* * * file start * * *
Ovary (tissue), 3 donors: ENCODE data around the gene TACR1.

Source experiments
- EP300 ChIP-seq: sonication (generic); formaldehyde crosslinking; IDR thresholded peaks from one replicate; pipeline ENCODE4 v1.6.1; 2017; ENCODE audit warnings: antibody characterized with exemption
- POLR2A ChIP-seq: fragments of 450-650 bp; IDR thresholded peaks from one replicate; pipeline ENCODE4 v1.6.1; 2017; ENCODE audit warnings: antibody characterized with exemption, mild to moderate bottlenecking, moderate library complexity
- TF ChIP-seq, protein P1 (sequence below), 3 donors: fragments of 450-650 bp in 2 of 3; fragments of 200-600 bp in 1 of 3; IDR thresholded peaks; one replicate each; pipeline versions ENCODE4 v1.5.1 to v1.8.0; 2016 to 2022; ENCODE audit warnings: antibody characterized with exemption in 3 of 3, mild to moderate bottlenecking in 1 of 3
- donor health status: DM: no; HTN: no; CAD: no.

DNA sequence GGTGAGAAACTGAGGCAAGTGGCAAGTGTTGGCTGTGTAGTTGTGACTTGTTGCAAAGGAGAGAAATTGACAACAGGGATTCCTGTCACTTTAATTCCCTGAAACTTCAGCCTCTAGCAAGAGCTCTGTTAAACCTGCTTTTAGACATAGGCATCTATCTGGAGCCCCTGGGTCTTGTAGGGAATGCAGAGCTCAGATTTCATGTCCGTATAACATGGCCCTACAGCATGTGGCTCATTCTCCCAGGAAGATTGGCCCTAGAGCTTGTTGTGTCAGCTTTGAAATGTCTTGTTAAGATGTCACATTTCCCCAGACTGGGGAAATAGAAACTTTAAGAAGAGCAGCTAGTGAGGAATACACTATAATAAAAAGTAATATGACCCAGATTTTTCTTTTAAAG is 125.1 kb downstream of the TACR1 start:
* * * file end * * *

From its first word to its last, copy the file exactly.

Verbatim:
Ovary (tissue), 3 donors: ENCODE data around the gene TACR1.

Source experiments
- EP300 ChIP-seq: sonication (generic); formaldehyde crosslinking; IDR thresholded peaks from one replicate; pipeline ENCODE4 v1.6.1; 2017; ENCODE audit warnings: antibody characterized with exemption
- POLR2A ChIP-seq: fragments of 450-650 bp; IDR thresholded peaks from one replicate; pipeline ENCODE4 v1.6.1; 2017; ENCODE audit warnings: antibody characterized with exemption, mild to moderate bottlenecking, moderate library complexity
- TF ChIP-seq, protein P1 (sequence below), 3 donors: fragments of 450-650 bp in 2 of 3; fragments of 200-600 bp in 1 of 3; IDR thresholded peaks; one replicate each; pipeline versions ENCODE4 v1.5.1 to v1.8.0; 2016 to 2022; ENCODE audit warnings: antibody characterized with exemption in 3 of 3, mild to moderate bottlenecking in 1 of 3
- donor health status: DM: no; HTN: no; CAD: no.

DNA sequence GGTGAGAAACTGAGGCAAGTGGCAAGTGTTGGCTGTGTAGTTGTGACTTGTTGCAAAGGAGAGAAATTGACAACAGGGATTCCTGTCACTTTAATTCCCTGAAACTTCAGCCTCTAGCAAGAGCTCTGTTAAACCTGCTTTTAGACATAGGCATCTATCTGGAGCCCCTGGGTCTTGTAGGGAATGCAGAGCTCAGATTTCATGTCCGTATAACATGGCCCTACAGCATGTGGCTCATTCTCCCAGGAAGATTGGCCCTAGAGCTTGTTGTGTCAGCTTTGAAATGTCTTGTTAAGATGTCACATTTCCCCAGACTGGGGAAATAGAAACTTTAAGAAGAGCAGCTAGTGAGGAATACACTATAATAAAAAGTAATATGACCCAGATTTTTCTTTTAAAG is 125.1 kb downstream of the TACR1 start: